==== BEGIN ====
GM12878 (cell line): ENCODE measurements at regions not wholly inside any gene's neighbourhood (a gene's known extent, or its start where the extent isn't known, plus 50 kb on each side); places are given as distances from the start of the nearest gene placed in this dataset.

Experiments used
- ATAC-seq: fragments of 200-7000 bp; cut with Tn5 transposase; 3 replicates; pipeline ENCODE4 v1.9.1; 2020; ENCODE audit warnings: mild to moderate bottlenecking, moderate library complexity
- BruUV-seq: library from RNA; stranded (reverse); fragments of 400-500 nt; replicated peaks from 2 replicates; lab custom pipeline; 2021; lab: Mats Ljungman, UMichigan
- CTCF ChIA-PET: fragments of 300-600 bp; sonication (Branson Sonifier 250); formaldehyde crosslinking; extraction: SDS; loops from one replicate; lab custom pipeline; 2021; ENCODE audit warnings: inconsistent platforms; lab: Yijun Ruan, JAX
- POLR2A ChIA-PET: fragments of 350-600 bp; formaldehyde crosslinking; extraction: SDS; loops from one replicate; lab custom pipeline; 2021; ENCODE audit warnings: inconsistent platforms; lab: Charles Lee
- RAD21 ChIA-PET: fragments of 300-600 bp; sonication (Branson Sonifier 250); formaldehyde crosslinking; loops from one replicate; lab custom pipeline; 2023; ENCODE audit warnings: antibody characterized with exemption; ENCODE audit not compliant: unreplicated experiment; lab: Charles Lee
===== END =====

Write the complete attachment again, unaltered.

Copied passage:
GM12878 (cell line): ENCODE measurements at regions not wholly inside any gene's neighbourhood (a gene's known extent, or its start where the extent isn't known, plus 50 kb on each side); places are given as distances from the start of the nearest gene placed in this dataset.

Experiments used
- ATAC-seq: fragments of 200-7000 bp; cut with Tn5 transposase; 3 replicates; pipeline ENCODE4 v1.9.1; 2020; ENCODE audit warnings: mild to moderate bottlenecking, moderate library complexity
- BruUV-seq: library from RNA; stranded (reverse); fragments of 400-500 nt; replicated peaks from 2 replicates; lab custom pipeline; 2021; lab: Mats Ljungman, UMichigan
- CTCF ChIA-PET: fragments of 300-600 bp; sonication (Branson Sonifier 250); formaldehyde crosslinking; extraction: SDS; loops from one replicate; lab custom pipeline; 2021; ENCODE audit warnings: inconsistent platforms; lab: Yijun Ruan, JAX
- POLR2A ChIA-PET: fragments of 350-600 bp; formaldehyde crosslinking; extraction: SDS; loops from one replicate; lab custom pipeline; 2021; ENCODE audit warnings: inconsistent platforms; lab: Charles Lee
- RAD21 ChIA-PET: fragments of 300-600 bp; sonication (Branson Sonifier 250); formaldehyde crosslinking; loops from one replicate; lab custom pipeline; 2023; ENCODE audit warnings: antibody characterized with exemption; ENCODE audit not compliant: unreplicated experiment; lab: Charles Lee